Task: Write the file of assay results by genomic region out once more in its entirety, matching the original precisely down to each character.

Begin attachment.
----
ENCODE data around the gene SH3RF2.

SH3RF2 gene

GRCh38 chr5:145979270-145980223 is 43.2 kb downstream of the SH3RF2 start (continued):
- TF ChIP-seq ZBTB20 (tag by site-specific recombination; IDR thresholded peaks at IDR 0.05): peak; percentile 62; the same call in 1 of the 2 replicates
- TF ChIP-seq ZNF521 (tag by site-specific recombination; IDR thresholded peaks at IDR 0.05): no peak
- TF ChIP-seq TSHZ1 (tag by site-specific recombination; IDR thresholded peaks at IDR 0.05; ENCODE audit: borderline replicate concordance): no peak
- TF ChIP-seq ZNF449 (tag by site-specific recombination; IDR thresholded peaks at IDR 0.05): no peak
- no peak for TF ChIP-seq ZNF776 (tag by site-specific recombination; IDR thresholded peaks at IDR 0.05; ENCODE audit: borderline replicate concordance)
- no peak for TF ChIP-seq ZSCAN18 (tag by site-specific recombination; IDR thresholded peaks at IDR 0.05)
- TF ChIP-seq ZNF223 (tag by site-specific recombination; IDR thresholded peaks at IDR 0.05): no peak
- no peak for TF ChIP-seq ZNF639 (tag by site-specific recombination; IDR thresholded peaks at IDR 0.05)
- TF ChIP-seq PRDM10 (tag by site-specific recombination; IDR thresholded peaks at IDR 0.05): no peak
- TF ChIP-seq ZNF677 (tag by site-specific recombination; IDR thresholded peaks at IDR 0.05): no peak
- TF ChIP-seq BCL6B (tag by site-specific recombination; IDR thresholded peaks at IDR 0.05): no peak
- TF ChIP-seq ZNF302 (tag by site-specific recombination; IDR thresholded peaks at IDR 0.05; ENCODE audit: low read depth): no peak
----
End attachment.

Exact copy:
ENCODE data around the gene SH3RF2.

SH3RF2 gene

GRCh38 chr5:145979270-145980223 is 43.2 kb downstream of the SH3RF2 start (continued):
- TF ChIP-seq ZBTB20 (tag by site-specific recombination; IDR thresholded peaks at IDR 0.05): peak; percentile 62; the same call in 1 of the 2 replicates
- TF ChIP-seq ZNF521 (tag by site-specific recombination; IDR thresholded peaks at IDR 0.05): no peak
- TF ChIP-seq TSHZ1 (tag by site-specific recombination; IDR thresholded peaks at IDR 0.05; ENCODE audit: borderline replicate concordance): no peak
- TF ChIP-seq ZNF449 (tag by site-specific recombination; IDR thresholded peaks at IDR 0.05): no peak
- no peak for TF ChIP-seq ZNF776 (tag by site-specific recombination; IDR thresholded peaks at IDR 0.05; ENCODE audit: borderline replicate concordance)
- no peak for TF ChIP-seq ZSCAN18 (tag by site-specific recombination; IDR thresholded peaks at IDR 0.05)
- TF ChIP-seq ZNF223 (tag by site-specific recombination; IDR thresholded peaks at IDR 0.05): no peak
- no peak for TF ChIP-seq ZNF639 (tag by site-specific recombination; IDR thresholded peaks at IDR 0.05)
- TF ChIP-seq PRDM10 (tag by site-specific recombination; IDR thresholded peaks at IDR 0.05): no peak
- TF ChIP-seq ZNF677 (tag by site-specific recombination; IDR thresholded peaks at IDR 0.05): no peak
- TF ChIP-seq BCL6B (tag by site-specific recombination; IDR thresholded peaks at IDR 0.05): no peak
- TF ChIP-seq ZNF302 (tag by site-specific recombination; IDR thresholded peaks at IDR 0.05; ENCODE audit: low read depth): no peak